For example, if Muslims are only seeking to implement Shariah they will never be happy with Canadian law until it is entirely Shariah (Islamic law). However, if this is the approach, it will never happen. Instead we should look at the wisdom contained in the Shariah and use the lessons to transform and improve the Canadian legal system to benefit everyone. To reduce the number of false convictions. To reduce the strain on the tax payer. To reduce the inefficiencies and injustices that are contained within.

improve these problems for everyone. This is one of Tariq Ramadan’s points that he kept on hammering down.  Dr. Abdul Hakim Jackson was another speaker that reall really emphasized and clarified this point. The Islamic way isn’t to just worry about Muslims, it’s to worry and solve problems for all of humanity. Islam is a universal religion, and the teaching and practices are beneficial to everyone whether they follow/believe in the 5 pillars or not. For those of us living in Western countries we should stop thinking of ourselves as minorities. Stop thinking of ourselves as Other. Stop thinking of ourselves as a different culture.

We are Canadians. We are Americans. We are Brits.

And this means legacy of Canadian actions isn’t “another’s” legacy, this is MY legacy. When Canada goes into Afghanistan and does things I disagree with, I can’t just sit here and denounce them like it’s somebody else’s government. This is MY government, and if I want to influence them then I need to be a part of that system and contribute to it, not subvert and undermine it.

 

The speakers went into even more detail in HOW we can do these things and I’m sure it’s pretty much all covered in Ramadan’s book. One of the big points that Tariq Ramadan talked about is being confident in our Islam. When you’re confident in the religion then you will be able to communicate and think about topics far more effectively. However, being confident in ourselves mean that we must EDUCATE ourselves, we need to read, and be more active. Ramadan places a lot of onus on regular people to do more. This is something that I agree with whole-heartedly.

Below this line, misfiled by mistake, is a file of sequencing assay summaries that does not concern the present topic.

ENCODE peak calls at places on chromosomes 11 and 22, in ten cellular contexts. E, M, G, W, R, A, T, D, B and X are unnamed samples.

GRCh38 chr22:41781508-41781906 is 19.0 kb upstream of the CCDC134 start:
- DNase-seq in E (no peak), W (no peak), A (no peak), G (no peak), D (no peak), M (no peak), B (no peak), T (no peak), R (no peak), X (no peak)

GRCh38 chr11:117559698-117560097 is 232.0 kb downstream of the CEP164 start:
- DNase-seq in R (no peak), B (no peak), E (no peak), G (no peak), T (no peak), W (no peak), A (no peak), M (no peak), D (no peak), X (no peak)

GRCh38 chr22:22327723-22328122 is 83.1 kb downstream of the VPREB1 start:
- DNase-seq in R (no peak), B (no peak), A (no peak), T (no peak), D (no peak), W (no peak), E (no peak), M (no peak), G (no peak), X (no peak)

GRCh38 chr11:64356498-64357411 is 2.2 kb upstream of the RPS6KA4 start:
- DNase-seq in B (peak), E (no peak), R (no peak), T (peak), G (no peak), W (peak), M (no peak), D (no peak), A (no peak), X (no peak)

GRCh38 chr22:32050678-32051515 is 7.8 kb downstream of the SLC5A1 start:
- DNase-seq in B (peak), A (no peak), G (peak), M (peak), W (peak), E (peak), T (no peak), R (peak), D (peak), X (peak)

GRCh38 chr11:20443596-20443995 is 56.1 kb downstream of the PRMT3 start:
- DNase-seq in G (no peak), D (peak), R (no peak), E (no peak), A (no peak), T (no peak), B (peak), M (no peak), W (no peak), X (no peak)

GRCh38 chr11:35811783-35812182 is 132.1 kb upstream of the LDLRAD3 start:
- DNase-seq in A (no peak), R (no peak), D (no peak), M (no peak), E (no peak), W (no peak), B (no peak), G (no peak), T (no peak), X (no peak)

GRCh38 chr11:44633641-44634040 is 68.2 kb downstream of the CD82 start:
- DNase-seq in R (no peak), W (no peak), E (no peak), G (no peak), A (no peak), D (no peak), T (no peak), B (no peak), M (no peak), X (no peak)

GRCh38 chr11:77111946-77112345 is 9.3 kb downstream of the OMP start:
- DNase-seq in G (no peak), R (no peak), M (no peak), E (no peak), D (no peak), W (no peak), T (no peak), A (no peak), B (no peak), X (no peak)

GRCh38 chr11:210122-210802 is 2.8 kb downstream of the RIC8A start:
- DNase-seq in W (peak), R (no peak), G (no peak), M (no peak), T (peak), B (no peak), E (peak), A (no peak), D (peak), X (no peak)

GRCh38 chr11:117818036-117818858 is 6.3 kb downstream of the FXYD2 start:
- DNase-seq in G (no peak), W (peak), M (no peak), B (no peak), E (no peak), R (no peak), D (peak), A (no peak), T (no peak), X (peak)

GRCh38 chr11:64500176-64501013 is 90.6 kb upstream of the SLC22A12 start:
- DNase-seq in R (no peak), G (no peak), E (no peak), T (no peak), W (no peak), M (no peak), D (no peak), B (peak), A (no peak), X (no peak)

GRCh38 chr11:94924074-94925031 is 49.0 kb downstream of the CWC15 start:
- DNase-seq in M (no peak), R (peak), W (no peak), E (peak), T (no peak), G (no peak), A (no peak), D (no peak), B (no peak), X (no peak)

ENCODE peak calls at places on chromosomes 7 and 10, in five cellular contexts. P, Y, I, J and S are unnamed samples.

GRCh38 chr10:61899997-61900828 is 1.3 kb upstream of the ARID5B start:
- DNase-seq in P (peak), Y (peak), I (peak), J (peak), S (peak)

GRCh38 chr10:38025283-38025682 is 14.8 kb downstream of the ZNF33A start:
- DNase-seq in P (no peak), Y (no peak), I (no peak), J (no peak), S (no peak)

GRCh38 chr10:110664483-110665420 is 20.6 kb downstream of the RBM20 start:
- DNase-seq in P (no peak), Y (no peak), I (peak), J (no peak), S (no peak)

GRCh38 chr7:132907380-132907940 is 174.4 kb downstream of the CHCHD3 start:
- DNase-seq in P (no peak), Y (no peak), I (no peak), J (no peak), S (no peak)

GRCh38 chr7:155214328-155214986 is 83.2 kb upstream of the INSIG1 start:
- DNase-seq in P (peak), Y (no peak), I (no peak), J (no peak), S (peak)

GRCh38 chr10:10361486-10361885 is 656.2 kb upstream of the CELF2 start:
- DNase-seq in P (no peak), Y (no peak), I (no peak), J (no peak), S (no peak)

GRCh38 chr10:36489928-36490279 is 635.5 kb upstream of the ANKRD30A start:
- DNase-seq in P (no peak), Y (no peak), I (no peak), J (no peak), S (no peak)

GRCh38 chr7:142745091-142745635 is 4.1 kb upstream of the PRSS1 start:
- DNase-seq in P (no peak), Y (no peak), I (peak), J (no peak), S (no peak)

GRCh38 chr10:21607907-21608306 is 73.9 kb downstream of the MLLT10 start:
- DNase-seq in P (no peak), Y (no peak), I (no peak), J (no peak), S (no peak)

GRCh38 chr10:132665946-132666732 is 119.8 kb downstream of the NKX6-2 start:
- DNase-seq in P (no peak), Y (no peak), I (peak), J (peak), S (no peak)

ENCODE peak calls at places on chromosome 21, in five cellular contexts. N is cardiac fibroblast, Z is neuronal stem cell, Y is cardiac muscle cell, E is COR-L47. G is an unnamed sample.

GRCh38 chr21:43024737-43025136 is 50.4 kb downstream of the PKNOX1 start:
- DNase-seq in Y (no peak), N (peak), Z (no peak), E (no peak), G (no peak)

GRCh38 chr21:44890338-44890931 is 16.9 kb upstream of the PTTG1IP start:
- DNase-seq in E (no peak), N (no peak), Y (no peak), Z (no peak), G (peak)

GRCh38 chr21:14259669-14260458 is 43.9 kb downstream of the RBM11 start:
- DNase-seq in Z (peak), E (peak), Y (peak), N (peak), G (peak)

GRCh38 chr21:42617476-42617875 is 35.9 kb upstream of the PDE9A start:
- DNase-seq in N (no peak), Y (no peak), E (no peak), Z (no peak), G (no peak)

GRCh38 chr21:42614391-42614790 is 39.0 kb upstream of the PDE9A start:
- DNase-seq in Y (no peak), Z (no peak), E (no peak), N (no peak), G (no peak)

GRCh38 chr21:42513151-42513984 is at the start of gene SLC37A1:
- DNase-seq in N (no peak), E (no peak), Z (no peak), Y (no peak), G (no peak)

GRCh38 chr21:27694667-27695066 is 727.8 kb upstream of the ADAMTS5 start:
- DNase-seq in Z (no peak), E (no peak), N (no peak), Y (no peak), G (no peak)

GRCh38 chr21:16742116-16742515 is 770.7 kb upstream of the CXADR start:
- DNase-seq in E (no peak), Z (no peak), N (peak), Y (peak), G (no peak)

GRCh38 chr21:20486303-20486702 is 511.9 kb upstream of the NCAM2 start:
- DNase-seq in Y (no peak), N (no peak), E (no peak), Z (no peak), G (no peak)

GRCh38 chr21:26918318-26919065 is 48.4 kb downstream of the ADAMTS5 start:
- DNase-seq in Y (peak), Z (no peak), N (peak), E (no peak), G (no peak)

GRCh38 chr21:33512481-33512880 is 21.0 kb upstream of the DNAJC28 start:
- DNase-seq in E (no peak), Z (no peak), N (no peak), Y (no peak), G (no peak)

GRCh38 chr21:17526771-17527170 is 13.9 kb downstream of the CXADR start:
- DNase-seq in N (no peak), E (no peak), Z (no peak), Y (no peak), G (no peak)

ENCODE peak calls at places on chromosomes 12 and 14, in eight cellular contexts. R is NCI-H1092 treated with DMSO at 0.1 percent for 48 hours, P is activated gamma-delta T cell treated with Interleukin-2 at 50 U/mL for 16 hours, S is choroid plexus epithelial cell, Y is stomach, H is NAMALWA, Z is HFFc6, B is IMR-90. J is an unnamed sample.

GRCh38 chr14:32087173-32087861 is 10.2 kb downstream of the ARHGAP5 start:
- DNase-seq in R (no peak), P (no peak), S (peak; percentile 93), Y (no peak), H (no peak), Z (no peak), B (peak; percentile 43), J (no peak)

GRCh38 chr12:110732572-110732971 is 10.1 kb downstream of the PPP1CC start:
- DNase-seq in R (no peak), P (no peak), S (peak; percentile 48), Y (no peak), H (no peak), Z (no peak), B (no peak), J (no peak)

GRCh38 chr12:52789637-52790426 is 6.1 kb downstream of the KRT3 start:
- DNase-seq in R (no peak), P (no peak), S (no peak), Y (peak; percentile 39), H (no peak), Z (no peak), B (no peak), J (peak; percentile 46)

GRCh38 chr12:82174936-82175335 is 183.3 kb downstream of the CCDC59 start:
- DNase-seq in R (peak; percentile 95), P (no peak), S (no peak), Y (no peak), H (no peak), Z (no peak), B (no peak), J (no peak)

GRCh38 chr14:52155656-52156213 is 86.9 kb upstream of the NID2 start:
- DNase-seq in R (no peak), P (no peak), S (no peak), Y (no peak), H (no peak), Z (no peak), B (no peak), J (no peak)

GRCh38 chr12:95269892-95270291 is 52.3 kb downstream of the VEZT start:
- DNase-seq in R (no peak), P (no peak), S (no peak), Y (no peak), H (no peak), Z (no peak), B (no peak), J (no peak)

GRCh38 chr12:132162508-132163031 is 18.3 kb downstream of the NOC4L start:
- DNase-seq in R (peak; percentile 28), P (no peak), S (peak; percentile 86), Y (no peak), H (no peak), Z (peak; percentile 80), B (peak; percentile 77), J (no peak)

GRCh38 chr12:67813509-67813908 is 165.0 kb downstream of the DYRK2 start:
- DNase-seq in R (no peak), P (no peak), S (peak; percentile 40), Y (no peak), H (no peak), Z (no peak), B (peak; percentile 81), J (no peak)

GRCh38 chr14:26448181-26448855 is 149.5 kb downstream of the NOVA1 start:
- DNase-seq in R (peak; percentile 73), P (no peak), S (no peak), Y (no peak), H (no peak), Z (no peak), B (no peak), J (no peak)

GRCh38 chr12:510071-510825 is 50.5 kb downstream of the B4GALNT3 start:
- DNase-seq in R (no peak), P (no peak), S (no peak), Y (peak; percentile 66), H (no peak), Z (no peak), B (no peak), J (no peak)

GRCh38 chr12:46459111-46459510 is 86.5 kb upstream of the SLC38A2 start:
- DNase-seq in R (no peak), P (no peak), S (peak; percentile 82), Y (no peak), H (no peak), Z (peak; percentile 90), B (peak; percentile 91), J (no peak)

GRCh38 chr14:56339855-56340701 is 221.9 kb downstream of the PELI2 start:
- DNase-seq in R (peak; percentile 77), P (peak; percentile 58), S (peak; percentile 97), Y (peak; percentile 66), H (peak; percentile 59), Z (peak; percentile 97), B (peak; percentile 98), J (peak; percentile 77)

Other Lessons

Some of the other issues discussed that I took away was Imam Shakir’s 3-fundamentals of the religion: faith, hope and love, also being more intelligent/strategic about dawa (calling people to Islam).

Shakir summarizes the 3 fundamentals:

Faith – I believe that God exists and can/has created a place called Paradise and Hell.

Hope – I believe that God will let me enter Paradise if I’m good

Love – I love God for doing all that.

In regards to Dawa one of the big things is doing it the proper way. If you just come to a person and say “You’re doing this wrong. You’re doing that wrong. Become Muslim!” you won’t get anywhere. My friend Abdullah explained how the Prophet Mohammed (AWS) spent the first 13 years of his prophethood just explaining to people that there is ONE God. That’s it. And it’s once people were strong in their faith that the more day-to-day rules and responsibilities were introduced. Another interesting point that was made by Hanaan Turk was how people always focus on what God has made unlawful, and not what God has made lawful – which comparatively speaking is MUCH more.

I also appreciated getting the opportunity to see/hear Maher Ahrar and his wife Monia Mazigh talk. I’ve been loosely following the Ahrar case on the radio, so seeing them speaking just brought things more into reality. I bought her book too so that should give more insight into the whole story. As it stands the authorities really messed up and abducted the wrong guy. Not because of him, but because his wife Monia Mazigh is a bad-ass that wouldn’t take the injustice sitting down. I think she is an amazing role model for Muslims everywhere, not just women but for men too!